Stress: Cause or Symptom

When you really examine the side-effects of a law enforcement career on the men and women who take the oath and don the badge it’s kind of scary.

First examine the rate 100 to 200 police officers who are killed in the line of duty in the U.S. alone each year.  Then if you dig deeper, the statistics show that things like suicide, cancer and other side effects of the police career that kill thousands more cops each year.

“There are an estimated 623,000 sworn police officers employed in the United States, yet few studies of long term health risks have been conducted. It has been argued that police officers are at increased risk for mortality as a result of their occupation. The average age of death for police officer in our 40-year study was 66 years of age.”
Quoted from: Dying from the Job: The Mortality Risk for Police Officers
by John M. Violanti, PhD (A very interesting article and well worth your time to read.) CLICK HERE

I always wonder if we in the U.S. are the only ones to have these problems and I look for statistics from other countries and believe that the health effects of policing are the same everywhere.

For example in Canada I found this article from
Vancouver getting stress treatment clinic for soldiers, and the RCMP.  CLICK HERE

And in the UK they have noticed an increase in the use of sick leave in public sector workers including police: Public-private gap on sick leave is wider than ever.  CLICK HERE

What effects is stress having on your health? Well according to the American Medical Association stress has a direct relationship to some bad things happening in your body.

* Increased heart rate
* Increased blood pressure
* Release of catecholamines (stress hormones, including epinephrine, which is also known as adrenaline) from the adrenal glands
* Increased oxygen demand on the body (temporarily higher metabolic rate)
* Lower threshold for abnormal heart rhythms including ventricular tachycardia, ventricular fibrillation, and atrial fibrillation. Electrical instability in the heart makes it easier for these abnormal heart rhythms to occur.
* Spasm of coronary (heart) blood vessels, leading to ischemia (inadequate blood flow to the heart)

Fortunately or unfortunately the suggestions about managing your stress haven’t changed in many years.

* Avoid situations that you know will cause stress.
* Incorporate some type of exercise into each day.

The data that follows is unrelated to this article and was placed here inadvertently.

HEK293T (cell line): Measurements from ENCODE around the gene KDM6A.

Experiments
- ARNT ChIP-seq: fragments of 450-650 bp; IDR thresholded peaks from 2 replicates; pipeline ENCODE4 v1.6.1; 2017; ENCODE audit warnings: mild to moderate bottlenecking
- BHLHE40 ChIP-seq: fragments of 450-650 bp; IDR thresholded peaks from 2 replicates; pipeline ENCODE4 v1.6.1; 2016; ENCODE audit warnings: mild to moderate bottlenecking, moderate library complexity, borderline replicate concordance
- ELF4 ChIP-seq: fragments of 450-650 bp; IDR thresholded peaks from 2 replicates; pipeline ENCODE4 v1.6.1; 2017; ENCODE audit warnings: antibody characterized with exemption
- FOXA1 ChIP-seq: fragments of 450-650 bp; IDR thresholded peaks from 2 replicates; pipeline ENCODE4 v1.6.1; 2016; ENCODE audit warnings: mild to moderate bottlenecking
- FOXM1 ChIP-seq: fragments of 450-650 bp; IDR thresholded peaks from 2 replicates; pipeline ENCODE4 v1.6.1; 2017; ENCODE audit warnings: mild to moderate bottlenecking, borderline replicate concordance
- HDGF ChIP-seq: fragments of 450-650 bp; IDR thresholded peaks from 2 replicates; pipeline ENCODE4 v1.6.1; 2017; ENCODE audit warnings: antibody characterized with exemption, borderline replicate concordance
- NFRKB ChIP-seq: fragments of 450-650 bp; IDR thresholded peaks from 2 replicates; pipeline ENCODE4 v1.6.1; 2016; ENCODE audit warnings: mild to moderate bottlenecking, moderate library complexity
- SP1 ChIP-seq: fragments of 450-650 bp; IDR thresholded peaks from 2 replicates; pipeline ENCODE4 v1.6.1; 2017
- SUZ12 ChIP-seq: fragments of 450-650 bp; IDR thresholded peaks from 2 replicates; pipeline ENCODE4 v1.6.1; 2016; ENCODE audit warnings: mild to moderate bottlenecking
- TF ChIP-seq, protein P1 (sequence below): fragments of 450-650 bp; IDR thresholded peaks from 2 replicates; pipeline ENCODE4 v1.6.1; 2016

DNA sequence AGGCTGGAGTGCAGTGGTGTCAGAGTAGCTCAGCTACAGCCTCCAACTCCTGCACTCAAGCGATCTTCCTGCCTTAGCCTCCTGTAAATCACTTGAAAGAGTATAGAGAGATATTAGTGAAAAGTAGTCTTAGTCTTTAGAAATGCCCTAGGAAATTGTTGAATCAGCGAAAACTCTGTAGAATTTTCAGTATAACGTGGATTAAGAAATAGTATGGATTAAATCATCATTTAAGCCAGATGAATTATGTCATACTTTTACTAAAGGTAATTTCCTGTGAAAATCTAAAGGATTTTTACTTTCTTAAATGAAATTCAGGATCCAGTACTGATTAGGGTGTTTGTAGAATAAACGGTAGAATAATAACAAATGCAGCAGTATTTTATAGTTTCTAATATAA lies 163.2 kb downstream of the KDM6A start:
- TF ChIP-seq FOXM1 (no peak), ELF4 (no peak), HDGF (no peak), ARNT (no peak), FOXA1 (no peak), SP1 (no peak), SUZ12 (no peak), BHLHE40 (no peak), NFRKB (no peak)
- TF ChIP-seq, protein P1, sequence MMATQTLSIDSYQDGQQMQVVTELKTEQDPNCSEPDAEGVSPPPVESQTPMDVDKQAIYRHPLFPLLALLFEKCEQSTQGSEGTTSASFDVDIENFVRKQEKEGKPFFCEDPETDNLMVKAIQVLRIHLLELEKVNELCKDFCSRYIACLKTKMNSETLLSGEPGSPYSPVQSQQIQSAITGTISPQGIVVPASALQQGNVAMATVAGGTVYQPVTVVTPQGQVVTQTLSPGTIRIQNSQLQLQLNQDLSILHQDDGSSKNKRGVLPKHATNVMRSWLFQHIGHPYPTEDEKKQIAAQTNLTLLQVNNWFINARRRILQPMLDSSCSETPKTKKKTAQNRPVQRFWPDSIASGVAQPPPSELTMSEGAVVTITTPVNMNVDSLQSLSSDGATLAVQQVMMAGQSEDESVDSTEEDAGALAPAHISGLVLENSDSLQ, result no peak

* Eat a healthful diet rich in fruits, vegetables, and whole grains.
* Do not smoke.
* Use alcohol only in moderation.
* Quiet time, meditation, prayer, reading, yoga, and relaxation techniques (including biofeedback) can help in stress management.
* Family and friends can provide needed support. Talking about problems can help to reduce conflict and express feelings.
* If you have heart disease, your doctor may prescribe a beta-blocker, a type of medication to help lower the heart rate and control abnormal heart rhythms.

This is the article that started me thinking:
Study: Exercise and stress management from The article is new but the research is a couple of years old.  CLICK HERE FOR A LINK TO THE ARTICLE

Here is the original article, If you want to read it in doctor-speak!
Journal of the American Medical Association article: Effects of Exercise and Stress Management Training on Markers of Cardiovascular Risk in Patients With Ischemic Heart Disease.  CLICK HERE FOR A LINK TO THE ARTICLE

For more information here is a more recent Journal of the American Medical Association article: Acute Emotional Stress and the Heart.  CLICK HERE FOR A LINK TO THE ARTICLE

Maybe it’s time to create a plan for your long-term health and if your department or agency doesn’t have much to support you, maybe you should work with your peers to start planning how you can help protect and support each other in your battle against the negative side effects of this job.

We are always looking for more information and better statistics in this area of our progression so if you have a referral for us please leave a comment or email your info to us.

Violanti Article: Article:
UK Article:
Study on Exercise:
JAMA Article:
Emotional Stress and the Heart:

About Editor

John Marx was a Police Officer for twenty-three years and served as a Hostage Negotiator for nineteen of those years. He worked as a patrol officer, media liaison officer, crime prevention officer and burglary detective. Also during his career he served as administrator of his city's Community Oriented Governance initiative through the police department's Community Policing project. Today John combines his skills to consult with businesses about improving both their security and their customer service programs. John retired from law enforcement in 2002. When one of his friends, also a former police officer, committed suicide at age 38, John was devastated and began researching the problems that stress creates for police officers. He decided he needed to do something to help change those problems and he wanted to give something back to the profession that gave him so much. He started a project that has evolved into Put simply, the mission of CopsAlive is to save the lives of those who save lives! gathers information, strategies and tools to help law enforcement professionals plan for happy, healthy and successful careers, relationships and lives.
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